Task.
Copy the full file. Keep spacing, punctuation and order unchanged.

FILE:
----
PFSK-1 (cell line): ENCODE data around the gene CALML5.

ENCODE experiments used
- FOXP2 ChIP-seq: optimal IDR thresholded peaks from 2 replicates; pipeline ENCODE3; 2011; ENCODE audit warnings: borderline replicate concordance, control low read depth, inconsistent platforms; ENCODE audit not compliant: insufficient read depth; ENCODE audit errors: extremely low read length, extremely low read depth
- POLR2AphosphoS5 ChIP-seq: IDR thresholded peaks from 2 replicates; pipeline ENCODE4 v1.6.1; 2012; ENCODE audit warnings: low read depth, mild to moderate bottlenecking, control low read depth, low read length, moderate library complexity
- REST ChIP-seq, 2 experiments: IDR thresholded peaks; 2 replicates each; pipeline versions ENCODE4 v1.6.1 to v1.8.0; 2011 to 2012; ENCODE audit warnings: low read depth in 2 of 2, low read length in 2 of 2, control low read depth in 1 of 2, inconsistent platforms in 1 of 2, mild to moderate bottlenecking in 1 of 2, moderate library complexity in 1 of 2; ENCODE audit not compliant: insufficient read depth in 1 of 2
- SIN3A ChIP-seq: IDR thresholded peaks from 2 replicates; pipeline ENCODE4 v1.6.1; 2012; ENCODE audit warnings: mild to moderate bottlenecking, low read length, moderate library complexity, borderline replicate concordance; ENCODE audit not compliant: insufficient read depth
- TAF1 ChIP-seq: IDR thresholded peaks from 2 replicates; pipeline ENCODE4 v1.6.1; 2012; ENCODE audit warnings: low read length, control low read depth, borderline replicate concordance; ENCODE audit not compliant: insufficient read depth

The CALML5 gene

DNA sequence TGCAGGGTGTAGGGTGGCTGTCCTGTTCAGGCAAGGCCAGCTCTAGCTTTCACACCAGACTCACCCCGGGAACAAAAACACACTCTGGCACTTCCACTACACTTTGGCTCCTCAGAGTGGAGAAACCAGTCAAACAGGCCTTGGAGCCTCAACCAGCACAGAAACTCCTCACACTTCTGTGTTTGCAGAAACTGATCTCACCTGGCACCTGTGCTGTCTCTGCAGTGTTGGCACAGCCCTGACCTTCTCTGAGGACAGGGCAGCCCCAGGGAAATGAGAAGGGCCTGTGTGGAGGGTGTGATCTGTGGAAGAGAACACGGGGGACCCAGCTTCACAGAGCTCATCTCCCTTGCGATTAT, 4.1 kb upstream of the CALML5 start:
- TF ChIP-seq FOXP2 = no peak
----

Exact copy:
PFSK-1 (cell line): ENCODE data around the gene CALML5.

ENCODE experiments used
- FOXP2 ChIP-seq: optimal IDR thresholded peaks from 2 replicates; pipeline ENCODE3; 2011; ENCODE audit warnings: borderline replicate concordance, control low read depth, inconsistent platforms; ENCODE audit not compliant: insufficient read depth; ENCODE audit errors: extremely low read length, extremely low read depth
- POLR2AphosphoS5 ChIP-seq: IDR thresholded peaks from 2 replicates; pipeline ENCODE4 v1.6.1; 2012; ENCODE audit warnings: low read depth, mild to moderate bottlenecking, control low read depth, low read length, moderate library complexity
- REST ChIP-seq, 2 experiments: IDR thresholded peaks; 2 replicates each; pipeline versions ENCODE4 v1.6.1 to v1.8.0; 2011 to 2012; ENCODE audit warnings: low read depth in 2 of 2, low read length in 2 of 2, control low read depth in 1 of 2, inconsistent platforms in 1 of 2, mild to moderate bottlenecking in 1 of 2, moderate library complexity in 1 of 2; ENCODE audit not compliant: insufficient read depth in 1 of 2
- SIN3A ChIP-seq: IDR thresholded peaks from 2 replicates; pipeline ENCODE4 v1.6.1; 2012; ENCODE audit warnings: mild to moderate bottlenecking, low read length, moderate library complexity, borderline replicate concordance; ENCODE audit not compliant: insufficient read depth
- TAF1 ChIP-seq: IDR thresholded peaks from 2 replicates; pipeline ENCODE4 v1.6.1; 2012; ENCODE audit warnings: low read length, control low read depth, borderline replicate concordance; ENCODE audit not compliant: insufficient read depth

The CALML5 gene

DNA sequence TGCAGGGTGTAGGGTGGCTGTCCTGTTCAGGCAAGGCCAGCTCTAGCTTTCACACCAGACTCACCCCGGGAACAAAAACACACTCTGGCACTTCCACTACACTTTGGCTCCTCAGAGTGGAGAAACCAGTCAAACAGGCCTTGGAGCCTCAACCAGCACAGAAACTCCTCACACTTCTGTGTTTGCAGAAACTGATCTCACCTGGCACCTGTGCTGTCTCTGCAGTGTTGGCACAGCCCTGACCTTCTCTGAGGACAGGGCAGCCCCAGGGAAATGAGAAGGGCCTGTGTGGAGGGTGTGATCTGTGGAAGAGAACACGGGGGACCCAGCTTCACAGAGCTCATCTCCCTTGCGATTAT, 4.1 kb upstream of the CALML5 start:
- TF ChIP-seq FOXP2 = no peak